Send all items for inclusion to exploringlondon@gmail.com.

Located on the banks of the River Wandle in Morden, south London, Morden Hall was built for the Garth family in the 18th century on the site of an earlier manor house.

The manor, which had once been held by the abbot of Westminster Abbey, had been in the Garth family since it was purchased by Richard Garth, a clerk and son of a successful lawyer, following the Dissolution in the 16th century. At the time, the newly built manor house, apparently known as Growtes, stood just to the south of where the hall now stands.

The now Grade II-listed hall was built for the family in between 1759 and 1765 and over the next century a number of tenants occupied it – it was used at once point as a school for young gentlemen.

In 1867, the Garth family sold the altered house and estate to a tobacco merchant, Gilliat Hatfeild (Gilliat’s father, Alexander Hatfeild, had, since 1834, leased two mills on the site to ground tobacco from plantations in Virginia into snuff). Gilliat created a park from the land surrounding the hall, planting trees and demolishing cottages.

His son, Gilliat Edward Hatfeild, took over the running of the estate on the death of his father in 1906. During World War I, the hall saw service as a convalescent home for the military and was later used by the Salvation as a home for women and children.

In 1941, Alexander’s grandson, Gilliat Edward Hatfield – who had closed the mills and snuff-making factory in the early 1920s – left the house and the core of the estate (the remainder was occupied by new housing and roads) to the National Trust. The hall itself has since been used as a restaurant and, following a 2015 renovation, is now a venue for weddings.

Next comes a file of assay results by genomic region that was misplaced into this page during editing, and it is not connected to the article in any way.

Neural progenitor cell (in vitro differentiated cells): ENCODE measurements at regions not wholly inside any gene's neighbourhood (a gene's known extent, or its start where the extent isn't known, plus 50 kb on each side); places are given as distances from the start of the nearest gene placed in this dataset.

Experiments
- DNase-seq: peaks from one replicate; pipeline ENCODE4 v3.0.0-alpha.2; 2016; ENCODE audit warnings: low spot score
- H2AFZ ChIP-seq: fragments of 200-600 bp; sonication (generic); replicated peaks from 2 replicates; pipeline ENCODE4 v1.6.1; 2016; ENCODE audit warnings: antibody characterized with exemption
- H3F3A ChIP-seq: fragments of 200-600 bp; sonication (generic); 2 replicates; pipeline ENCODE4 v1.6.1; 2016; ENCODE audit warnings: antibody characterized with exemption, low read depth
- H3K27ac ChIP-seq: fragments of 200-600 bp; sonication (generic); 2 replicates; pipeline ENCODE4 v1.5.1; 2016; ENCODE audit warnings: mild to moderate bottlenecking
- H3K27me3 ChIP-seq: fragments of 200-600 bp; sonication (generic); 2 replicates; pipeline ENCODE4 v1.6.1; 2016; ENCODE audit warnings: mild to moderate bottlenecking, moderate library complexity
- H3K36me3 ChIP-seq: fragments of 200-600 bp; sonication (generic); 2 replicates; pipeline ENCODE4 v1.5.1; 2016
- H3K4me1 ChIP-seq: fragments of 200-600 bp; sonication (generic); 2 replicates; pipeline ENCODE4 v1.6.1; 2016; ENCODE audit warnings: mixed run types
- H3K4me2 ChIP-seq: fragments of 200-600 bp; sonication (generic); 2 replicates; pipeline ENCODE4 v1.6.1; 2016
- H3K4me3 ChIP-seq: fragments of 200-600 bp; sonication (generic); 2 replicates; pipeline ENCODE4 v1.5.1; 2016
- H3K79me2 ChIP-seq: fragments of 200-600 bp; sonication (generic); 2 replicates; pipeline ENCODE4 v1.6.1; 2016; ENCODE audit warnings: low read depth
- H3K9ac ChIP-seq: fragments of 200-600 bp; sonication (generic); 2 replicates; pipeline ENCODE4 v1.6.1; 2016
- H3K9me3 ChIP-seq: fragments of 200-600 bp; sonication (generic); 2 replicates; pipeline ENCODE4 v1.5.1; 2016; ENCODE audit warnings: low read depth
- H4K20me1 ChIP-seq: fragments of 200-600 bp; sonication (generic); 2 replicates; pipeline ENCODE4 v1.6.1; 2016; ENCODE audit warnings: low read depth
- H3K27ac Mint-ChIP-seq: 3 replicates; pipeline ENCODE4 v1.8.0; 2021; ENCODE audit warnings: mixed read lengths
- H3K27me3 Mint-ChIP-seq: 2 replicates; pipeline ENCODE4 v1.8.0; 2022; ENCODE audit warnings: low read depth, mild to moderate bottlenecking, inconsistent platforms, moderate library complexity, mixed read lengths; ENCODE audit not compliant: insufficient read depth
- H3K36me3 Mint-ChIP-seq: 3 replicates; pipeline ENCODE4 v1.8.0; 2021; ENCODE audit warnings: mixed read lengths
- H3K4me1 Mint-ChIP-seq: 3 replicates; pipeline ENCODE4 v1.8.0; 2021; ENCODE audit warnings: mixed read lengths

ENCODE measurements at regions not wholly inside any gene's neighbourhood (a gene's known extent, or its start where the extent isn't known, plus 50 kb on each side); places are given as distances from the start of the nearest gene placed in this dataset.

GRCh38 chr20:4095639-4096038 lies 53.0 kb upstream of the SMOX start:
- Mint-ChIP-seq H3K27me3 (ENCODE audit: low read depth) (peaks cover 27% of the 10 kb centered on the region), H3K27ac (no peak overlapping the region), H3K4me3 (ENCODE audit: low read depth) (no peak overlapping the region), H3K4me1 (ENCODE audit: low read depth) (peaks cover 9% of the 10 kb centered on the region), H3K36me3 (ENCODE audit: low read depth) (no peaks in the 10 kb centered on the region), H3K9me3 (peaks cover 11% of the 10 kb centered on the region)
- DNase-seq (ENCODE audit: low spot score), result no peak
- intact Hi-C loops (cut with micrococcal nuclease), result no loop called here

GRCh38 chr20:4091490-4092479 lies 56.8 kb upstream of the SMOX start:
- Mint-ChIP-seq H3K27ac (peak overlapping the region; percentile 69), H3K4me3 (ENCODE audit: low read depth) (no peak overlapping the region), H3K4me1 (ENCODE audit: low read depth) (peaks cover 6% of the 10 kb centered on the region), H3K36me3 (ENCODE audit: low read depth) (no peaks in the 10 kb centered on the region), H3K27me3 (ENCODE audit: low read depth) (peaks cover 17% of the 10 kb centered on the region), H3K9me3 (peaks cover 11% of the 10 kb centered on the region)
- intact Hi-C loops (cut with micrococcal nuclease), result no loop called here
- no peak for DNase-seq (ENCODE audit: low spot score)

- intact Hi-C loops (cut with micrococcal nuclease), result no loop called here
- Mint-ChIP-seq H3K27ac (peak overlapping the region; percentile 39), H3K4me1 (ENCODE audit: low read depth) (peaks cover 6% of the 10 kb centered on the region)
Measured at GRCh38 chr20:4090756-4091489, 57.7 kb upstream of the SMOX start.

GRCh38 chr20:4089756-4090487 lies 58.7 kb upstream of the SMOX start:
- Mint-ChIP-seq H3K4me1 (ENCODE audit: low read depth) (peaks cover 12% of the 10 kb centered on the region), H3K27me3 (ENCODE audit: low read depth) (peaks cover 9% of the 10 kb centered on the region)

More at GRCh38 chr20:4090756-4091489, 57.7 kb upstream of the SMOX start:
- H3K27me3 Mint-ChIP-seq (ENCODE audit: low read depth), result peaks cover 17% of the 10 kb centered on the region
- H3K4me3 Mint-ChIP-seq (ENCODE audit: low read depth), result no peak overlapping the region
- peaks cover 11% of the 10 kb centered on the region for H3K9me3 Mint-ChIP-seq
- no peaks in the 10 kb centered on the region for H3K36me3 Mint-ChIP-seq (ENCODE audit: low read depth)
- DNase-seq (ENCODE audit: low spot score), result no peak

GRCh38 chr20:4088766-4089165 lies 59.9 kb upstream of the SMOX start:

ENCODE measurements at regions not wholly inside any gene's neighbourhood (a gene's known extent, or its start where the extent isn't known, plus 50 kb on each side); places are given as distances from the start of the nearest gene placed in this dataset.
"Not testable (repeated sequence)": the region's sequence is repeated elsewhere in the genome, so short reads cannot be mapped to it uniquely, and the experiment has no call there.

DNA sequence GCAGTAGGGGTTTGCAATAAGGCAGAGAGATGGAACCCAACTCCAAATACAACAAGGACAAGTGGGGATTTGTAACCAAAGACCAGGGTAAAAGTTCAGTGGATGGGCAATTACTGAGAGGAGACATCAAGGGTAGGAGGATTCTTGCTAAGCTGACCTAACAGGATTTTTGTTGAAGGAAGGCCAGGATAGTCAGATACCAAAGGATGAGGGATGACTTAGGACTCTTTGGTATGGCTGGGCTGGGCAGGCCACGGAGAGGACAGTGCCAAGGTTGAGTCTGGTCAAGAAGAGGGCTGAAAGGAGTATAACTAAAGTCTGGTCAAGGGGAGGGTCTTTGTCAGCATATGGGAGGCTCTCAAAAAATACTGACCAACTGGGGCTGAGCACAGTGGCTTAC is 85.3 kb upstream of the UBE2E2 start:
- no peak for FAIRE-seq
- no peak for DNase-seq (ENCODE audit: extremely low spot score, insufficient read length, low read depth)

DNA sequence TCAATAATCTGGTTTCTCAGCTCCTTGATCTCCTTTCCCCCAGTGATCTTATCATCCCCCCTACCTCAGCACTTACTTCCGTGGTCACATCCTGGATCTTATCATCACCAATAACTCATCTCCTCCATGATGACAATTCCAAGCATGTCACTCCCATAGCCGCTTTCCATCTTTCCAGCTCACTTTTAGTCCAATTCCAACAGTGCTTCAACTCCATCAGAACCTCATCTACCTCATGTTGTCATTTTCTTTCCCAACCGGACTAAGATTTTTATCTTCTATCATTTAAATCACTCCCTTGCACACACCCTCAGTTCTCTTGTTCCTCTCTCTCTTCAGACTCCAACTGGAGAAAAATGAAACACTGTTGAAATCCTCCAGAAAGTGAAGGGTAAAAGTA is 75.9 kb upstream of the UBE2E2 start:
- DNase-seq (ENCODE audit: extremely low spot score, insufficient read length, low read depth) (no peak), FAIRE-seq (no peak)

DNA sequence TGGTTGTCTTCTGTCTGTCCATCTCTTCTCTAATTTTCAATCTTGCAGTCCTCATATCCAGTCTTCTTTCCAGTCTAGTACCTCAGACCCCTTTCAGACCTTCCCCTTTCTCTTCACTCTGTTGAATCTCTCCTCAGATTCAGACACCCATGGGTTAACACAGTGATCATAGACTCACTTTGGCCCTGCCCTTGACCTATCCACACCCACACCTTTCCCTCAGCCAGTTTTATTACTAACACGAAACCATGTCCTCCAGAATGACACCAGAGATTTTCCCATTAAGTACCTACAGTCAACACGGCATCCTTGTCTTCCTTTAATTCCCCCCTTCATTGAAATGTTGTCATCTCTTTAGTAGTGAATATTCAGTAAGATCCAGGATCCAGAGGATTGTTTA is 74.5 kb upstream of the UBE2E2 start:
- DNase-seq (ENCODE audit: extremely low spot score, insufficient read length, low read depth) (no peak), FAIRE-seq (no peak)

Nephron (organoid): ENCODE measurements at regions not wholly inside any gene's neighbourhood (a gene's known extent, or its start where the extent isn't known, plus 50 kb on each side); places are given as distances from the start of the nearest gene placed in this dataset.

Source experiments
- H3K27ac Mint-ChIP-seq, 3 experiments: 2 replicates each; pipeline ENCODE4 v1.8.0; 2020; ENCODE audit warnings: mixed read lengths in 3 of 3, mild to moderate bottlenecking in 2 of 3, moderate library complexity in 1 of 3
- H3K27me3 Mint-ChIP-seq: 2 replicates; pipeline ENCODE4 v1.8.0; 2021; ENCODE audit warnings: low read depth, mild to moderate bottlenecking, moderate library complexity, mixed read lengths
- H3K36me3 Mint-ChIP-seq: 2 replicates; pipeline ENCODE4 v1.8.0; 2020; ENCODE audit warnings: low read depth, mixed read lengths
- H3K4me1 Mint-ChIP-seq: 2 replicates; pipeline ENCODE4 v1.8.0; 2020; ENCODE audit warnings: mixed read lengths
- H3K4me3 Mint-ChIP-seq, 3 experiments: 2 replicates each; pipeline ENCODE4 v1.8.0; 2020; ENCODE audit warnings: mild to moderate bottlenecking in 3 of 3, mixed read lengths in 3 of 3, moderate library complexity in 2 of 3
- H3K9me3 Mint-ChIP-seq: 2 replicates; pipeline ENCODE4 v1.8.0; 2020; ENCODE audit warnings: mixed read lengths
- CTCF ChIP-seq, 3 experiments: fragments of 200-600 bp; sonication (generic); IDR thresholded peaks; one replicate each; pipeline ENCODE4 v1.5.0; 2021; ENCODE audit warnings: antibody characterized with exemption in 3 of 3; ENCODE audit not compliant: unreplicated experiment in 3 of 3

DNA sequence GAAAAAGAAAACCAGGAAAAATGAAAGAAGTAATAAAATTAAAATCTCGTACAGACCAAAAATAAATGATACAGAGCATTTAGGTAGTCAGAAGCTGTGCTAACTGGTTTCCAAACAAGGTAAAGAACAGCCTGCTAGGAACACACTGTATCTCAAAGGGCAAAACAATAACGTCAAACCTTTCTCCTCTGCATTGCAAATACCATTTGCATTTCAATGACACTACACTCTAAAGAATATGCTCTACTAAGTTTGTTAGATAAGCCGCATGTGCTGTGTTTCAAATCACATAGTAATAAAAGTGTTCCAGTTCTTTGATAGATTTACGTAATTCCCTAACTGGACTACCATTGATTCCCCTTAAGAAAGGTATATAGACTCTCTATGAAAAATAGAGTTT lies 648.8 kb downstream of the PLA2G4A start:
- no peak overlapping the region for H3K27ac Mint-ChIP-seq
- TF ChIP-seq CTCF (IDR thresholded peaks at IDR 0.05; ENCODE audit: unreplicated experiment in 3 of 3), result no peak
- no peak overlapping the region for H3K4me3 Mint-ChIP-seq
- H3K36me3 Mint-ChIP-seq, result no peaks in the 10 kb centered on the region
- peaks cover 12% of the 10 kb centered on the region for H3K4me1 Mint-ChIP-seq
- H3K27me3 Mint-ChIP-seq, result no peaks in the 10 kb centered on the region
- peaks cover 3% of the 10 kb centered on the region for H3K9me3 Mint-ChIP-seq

The 125 acres of grounds, which are open to the public, contain a variety of landscapes including the remains of a deer park, meadows and a wetland. The restored rose garden was first planted by Gilliat Edward Hatfeild in around 1921 in part of what had been his father’s deer park. It was laid out in two halves separated by a small stream with rose-covered bridges. The rose garden also features a massive Westfelton Yew which is believed to be hundreds of years old.

The snuff mills, which were built in 1750 and 1830, are still standing (the western mill contains an exhibition on the life of the Morden mill workers in the Victorian era) as are various workshops, the former stables and Morden Cottage, parts of which date from the 1750s and which was used by GE Hatfeild who preferred living there to the hall. Facilities in the park include the Potting Shed Café near the main entrance and a second-hand bookshop in the former stable yard.

WHERE: Morden Hall Park, Morden Hall Road, Morden (nearest train station is Stableyard); WHEN: The rose garden is open from 8am to 6pm daily (check the website for other times); COST: Free; WEBSITE: www.nationaltrust.org.uk/morden-hall-park.

PICTURES: Top – The White Bridge over the River Wandle at Modern Hall Park (Garry Knight/licensed under CC BY 2.0); Right – Morden Hall from the park (public domain)

Images of London from the 1960s showing, top, a view of Whitehall ad the Cenotaph, and below, looking across the Thames to the Houses of Parliament. PICTURES: Annie Spratt/Unsplash

There’s been about 40 successful escapes from the Tower of London over the centuries but the first recorded one was of Ranulf Flambard. 

Flambard, the bishop of Durham, was the chief minister of King Willam Rufus (William II) (and, among other things, oversaw the construction of the inner wall around the White Tower at the Tower of London, the first stone bridge in London and Westminster Hall).